The above-described technique in general can also be extended and/or modified in various ways. For example, if the release results indicate that a particular recognition string was transferred frequently to a relatively small number of destinations with consistency, but more than one, then the secondary interactions between the callers and the system can be monitored, from which question(s) can be inferred for the system to automatically ask of subsequent callers to disambiguate between the candidate destinations. Suppose, for example, that two destinations, called “cellular billing” or “internet billing”, are represented disproportionately higher than other destinations in the distribution. The system may observe that the recognition string “billing” gets sent primarily to these two destinations. By monitoring caller responses to the operator's disambiguation question, the system can correlate those responses to the two disambiguated destinations.
Following the example, therefore, the system might observe that when callers say “cellular” or “mobile,” they are sent to the first destination, and when they say “internet” they are sent to the second destination. When the statistics provide sufficient confidence, the system can then guess at a number of possible disambiguation questions, such as, “Would you like [internet] or [cellular] billing?” or “Is that for your [internet] bill?” Now, the system could compare those candidate questions with the questions asked by the operators (that are also monitored). Thus, the system not only can automatically build a destination map, it can also automatically build a disambiguation dialog to use for subsequent callers, based entirely on observation of system performance.
The mass storage device 74 may include any suitable device for storing large volumes of data, such as a magnetic disk or tape, magneto-optical (MO) storage device, flash memory, or any of various types of Digital Versatile Disk (DVD) or compact disk (CD) storage. The telephony interface 75 provides the computer system with a telephone connection to a remote caller via the PSTN or a computer network such as the Internet. The telephony interface 75 may also include equipment for digitizing and ends pointing speech received over the telephone connection, to condition the input speech for processing by the speech recognizer. The microphone 76 and speaker 77 may be components of a telephone I/O device (i.e., handset or headset), such as illustrated in
Thus, a method of operating and training an automated call handling system has been described.
The techniques introduced above can be implemented in special-purpose hardwired circuitry, in software and/or firmware in conjunction with programmable circuitry, or in a combination thereof. Special-purpose hardwired circuitry may be in the form of, for example, one or more application-specific integrated circuits (ASICs), programmable logic devices (PLDs), field-programmable gate arrays (FPGAs), etc.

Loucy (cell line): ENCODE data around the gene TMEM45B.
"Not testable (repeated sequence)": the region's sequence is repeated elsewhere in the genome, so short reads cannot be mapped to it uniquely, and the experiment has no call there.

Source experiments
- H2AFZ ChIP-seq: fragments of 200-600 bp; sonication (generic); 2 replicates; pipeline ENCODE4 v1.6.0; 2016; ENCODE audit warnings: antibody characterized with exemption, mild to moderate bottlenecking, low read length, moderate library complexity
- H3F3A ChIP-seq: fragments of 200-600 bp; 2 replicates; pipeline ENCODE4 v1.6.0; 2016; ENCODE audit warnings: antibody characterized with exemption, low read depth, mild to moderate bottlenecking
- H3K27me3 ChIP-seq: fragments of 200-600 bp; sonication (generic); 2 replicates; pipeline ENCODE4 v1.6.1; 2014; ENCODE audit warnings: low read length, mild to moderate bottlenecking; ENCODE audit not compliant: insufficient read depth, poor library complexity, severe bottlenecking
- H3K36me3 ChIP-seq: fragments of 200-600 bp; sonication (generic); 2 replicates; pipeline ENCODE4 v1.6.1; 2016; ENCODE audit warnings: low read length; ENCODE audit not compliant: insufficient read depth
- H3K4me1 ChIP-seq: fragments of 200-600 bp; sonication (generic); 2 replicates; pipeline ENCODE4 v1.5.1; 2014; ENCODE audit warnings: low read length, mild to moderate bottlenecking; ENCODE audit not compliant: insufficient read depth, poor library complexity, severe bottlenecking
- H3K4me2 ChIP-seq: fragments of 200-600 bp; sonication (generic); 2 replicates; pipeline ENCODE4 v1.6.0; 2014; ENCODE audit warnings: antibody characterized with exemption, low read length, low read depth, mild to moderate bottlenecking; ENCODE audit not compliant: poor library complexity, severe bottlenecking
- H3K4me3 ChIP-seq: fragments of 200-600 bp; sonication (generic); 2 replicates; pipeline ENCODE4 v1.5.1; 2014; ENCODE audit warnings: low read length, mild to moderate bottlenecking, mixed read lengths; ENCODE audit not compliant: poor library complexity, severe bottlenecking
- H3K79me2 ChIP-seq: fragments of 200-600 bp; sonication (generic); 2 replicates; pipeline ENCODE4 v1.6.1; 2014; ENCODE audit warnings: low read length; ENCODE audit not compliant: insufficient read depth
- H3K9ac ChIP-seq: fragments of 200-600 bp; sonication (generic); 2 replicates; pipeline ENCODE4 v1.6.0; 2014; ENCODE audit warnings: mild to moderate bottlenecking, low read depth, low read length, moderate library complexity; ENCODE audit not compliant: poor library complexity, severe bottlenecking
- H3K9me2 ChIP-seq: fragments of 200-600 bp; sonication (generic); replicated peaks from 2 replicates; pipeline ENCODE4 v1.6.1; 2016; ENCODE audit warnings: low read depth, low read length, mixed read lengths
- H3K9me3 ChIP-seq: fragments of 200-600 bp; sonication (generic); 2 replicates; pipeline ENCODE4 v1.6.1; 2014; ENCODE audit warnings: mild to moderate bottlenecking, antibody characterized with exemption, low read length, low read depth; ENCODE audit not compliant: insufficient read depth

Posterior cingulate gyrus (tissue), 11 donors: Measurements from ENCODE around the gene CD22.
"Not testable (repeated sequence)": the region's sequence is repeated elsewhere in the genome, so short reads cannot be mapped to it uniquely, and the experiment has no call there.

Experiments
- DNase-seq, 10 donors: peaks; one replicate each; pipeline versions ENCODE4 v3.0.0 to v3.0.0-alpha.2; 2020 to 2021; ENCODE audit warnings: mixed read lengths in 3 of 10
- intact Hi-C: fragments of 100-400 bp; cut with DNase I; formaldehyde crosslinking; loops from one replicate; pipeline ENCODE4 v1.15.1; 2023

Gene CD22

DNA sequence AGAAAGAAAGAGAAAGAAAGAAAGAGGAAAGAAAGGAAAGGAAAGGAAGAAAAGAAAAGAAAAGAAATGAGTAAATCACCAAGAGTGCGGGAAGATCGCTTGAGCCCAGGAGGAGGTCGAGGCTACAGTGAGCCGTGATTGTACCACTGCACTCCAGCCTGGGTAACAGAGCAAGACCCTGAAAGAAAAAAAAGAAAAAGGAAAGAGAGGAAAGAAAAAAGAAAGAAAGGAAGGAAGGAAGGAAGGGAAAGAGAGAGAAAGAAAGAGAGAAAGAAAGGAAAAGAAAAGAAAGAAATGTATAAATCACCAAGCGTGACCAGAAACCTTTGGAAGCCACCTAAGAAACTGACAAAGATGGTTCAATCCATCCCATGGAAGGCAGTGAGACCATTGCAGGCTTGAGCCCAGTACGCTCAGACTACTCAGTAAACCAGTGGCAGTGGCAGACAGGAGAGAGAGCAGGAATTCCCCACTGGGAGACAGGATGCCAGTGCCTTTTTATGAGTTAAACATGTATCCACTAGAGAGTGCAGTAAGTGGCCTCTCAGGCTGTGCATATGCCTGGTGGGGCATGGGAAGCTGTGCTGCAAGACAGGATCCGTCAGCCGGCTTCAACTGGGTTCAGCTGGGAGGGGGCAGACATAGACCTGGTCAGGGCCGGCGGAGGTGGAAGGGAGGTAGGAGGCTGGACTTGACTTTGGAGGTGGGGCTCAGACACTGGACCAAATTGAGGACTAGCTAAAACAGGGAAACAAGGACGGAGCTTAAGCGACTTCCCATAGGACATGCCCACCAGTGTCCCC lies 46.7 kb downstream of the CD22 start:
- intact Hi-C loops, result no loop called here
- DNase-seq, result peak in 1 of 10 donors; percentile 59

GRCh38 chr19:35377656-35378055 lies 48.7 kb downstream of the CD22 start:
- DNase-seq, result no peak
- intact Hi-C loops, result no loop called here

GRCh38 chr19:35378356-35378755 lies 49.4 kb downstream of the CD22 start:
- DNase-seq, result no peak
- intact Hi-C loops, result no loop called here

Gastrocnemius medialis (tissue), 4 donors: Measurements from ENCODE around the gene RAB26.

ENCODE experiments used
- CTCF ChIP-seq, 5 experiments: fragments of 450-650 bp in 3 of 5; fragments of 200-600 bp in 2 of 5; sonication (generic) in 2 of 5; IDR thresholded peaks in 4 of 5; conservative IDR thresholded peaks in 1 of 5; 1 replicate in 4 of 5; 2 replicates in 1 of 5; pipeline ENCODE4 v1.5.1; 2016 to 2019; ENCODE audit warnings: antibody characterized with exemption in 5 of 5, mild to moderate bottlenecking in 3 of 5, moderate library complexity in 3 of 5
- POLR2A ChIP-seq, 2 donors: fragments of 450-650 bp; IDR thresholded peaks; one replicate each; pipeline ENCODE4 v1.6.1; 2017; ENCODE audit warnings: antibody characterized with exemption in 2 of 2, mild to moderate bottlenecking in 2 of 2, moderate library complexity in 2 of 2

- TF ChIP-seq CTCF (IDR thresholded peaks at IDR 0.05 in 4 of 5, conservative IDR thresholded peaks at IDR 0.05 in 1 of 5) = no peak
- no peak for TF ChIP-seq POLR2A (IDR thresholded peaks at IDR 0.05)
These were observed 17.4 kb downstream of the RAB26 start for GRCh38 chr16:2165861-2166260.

Software or firmware to implement the techniques introduced here may be stored on a machine-readable medium and may be executed by one or more general-purpose or special-purpose programmable microprocessors. A “machine-readable medium”, as the term is used herein, includes any mechanism that provides (i.e., stores and/or transmits) information in a form accessible by a machine (e.g., a computer, network device, personal digital assistant (PDA), manufacturing tool, any device with a set of one or more processors, etc.). For example, a machine-accessible medium includes recordable/non-recordable media (e.g., read-only memory (ROM); random access memory (RAM); magnetic disk storage media; optical storage media; flash memory devices; etc.), etc.
The term “logic”, as used herein, can include, for example, special-purpose hardwired circuitry, software and/or firmware in conjunction with programmable circuitry, or a combination thereof.
Although the present invention has been described with reference to specific exemplary embodiments, it will be recognized that the invention is not limited to the embodiments described, but can be practiced with modification and alteration within the spirit and scope of the appended claims. Accordingly, the specification and drawings are to be regarded in an illustrative sense rather than a restrictive sense.
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|U.S. Classification||379/211.02, 379/218.01, 379/88.01, 379/88.03, 379/212.01|
|International Classification||H04M3/42, H04M1/64|
|Cooperative Classification||H04M2201/12, H04M3/4936, H04M2201/36, G10L15/19, H04M2201/40, G10L15/18, H04M3/42204, H04M3/4931|
|European Classification||G10L15/18, H04M3/493D|
|Jul 24, 2007||AS||Assignment|
Owner name: NUANCE COMMUNICATIONS, INC., MASSACHUSETTS
Free format text: ASSIGNMENT OF ASSIGNORS INTEREST;ASSIGNORS:FAIZAKOV, AVRAHAM;PETERS, S. DOUGLAS;STUBLEY, PETER R.;REEL/FRAME:019644/0270
Effective date: 20070626
|Feb 11, 2015||FPAY||Fee payment|
Year of fee payment: 4